By Betty Jo Gigot, Publisher

In the September 1993 issue of CALF News, well-known Nebraska cattle feeder, Leo Timmerman, visited about his good and bad deals through the years.

“Of all the deals I’ve made, it’s hard to say what the best one was. I’ve made a lot of deals. I’m proud to be in the cattle business,” he said. “It has kept me busy. I made good deals, but I made horrible, bad deals once in a while, too. Like the barge deal! That kept me alert for a while!”

Leo told about a friend of his from Lake Village, Ark., who had 4,000 head of cattle for sale. Leo not only bought the cattle but also decided to bring them up the Mississippi River on a barge. On the way north, the cattle even gained weight because they were fed and watered on the way. Unfortunately, the market didn’t cooperate.

“If that barge had gone down in the river and drowned all of the cattle, we’d have all been better off,” he said. “One thing I always say, if the cattle looked cheap, we bought them! That’s how we tried to figure whether or not they would make money.”

Leo also talked about going to one of the barber shops in a little town on the river during the trip. When he asked the barber what was going on, the barber said the latest news was about some silly person bringing cattle up the river on a barge.

“There were times when I held cattle too long and it cost me a fortune … that was our own fault, too. We held them too long. We kept saying, ‘It’s going to get better, it’s going to get better.’”

Leo came from the era of the “big boys.” He was one of the cattle feeding industry pioneers and personally knew many of the players in the industry.

“I was the first one who fed cattle for Ervin Crofoot in the Omaha area,” he recalled. “We became friends. I always said it was an honor to feed for the Crofoot family in Omaha. Back in the ‘50s, Ervin and I would partner on grass cattle in the Flint Hills.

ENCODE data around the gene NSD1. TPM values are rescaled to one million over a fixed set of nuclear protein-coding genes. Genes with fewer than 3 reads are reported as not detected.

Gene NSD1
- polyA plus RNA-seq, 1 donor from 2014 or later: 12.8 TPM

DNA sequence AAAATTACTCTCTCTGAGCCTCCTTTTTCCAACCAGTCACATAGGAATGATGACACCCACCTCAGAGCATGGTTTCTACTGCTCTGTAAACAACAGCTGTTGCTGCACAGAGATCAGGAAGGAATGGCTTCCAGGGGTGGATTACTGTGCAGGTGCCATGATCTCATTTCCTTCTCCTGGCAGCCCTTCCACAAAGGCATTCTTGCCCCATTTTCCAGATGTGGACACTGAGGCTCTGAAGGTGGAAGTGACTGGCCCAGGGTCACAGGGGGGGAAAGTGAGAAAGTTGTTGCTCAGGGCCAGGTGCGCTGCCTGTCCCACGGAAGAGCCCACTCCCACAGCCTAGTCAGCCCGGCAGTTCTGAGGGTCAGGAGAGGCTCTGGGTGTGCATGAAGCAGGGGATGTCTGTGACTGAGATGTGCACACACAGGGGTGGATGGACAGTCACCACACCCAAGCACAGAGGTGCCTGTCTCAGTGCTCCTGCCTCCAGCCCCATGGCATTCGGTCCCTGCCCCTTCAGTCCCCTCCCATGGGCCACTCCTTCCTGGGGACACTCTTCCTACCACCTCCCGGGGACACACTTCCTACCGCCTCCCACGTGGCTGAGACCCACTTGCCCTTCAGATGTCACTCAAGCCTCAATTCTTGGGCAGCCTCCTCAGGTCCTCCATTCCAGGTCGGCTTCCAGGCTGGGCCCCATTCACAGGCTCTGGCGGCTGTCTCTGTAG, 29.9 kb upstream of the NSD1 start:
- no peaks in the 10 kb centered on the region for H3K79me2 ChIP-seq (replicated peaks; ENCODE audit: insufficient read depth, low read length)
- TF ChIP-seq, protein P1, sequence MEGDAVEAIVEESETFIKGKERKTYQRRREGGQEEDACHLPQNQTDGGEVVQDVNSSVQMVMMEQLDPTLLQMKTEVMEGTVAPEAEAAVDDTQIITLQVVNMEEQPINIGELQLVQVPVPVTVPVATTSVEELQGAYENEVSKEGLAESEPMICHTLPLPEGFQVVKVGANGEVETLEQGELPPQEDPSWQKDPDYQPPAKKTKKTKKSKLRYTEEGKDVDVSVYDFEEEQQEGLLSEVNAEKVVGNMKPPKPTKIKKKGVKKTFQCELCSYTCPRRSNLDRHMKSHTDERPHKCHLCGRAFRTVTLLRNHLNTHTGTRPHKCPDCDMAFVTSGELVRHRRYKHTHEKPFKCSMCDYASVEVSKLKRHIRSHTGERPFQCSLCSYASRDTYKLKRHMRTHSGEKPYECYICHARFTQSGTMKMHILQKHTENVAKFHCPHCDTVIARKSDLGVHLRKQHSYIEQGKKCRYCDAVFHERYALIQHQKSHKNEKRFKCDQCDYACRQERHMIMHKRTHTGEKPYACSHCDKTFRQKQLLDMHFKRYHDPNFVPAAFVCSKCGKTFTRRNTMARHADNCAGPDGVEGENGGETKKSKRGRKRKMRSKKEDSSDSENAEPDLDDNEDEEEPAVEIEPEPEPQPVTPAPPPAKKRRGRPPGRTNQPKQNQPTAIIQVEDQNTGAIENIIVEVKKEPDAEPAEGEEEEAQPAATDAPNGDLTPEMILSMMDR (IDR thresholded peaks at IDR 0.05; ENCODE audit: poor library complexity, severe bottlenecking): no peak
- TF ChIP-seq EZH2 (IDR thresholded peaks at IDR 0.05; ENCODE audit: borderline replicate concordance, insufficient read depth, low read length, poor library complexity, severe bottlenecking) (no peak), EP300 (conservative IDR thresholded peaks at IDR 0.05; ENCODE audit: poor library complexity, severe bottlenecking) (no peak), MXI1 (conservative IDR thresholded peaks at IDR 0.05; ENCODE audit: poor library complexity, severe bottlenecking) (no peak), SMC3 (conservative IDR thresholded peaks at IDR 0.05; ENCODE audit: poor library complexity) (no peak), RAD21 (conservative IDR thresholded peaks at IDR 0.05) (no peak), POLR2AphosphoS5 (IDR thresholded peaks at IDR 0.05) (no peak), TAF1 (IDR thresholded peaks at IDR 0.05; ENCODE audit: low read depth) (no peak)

“I also remember the days when Bob Peterson yarded and drove cattle for R&C Packing Co., at the Omaha stockyards. Today he’s the president of IBP.

“I knew Louie Dinklage. He came from Cuming County, where I was born and raised. Louie was 10 years older than I was. He had a feedyard at Wisner, Neb., and also a small yard at Oakland, Neb. I remember buying cattle against him in the sale barns in eastern Nebraska.

“I also knew Earl Brookover. Our paths seemed to cross when we were trying to buy the wheat field cattle around Dodge City and Scott City. I always thought a lot of Earl in the cattle business.”

Leo went on to visit about fame and packers and life. The Timmerman operation was selected to appear on a national TV show called Wide, Wide World. The filming was in the winter of 1954 and the announcer was not a local. “I’ll never forget when we had rehearsal. It was getting toward evening – very cold – and the announcer said, ‘How come the cattle are bunched up?’”

“They bunch up when it’s cold,’ I said. “It’s cold out here! Damn near zero or five below!”

“‘Go and get a stick and move them apart,’ the guy said. We had a couple of thousand cattle! I asked the guy from the Omaha TV station, how dumb is he? When they decided they couldn’t see the cattle, they brought out a crane to put their cameras on so they could see the cattle.”

“I got along really well with the packers. All those years that I was in Omaha, I never had a packer stand beside me when I weighed the cattle,” Timmerman said of his relationship with his buyers. “I weighed them and called in the weight. That’s why I say honesty and credit will get you places.”

In closing, Leo said, “ I’m the most proud of being in the cattle busines. It’s been a good life to me and my family. The Lord has been good to me and my wife. She was a wonderful person.”

Next issue: Eugene
schwertner … a texas trader.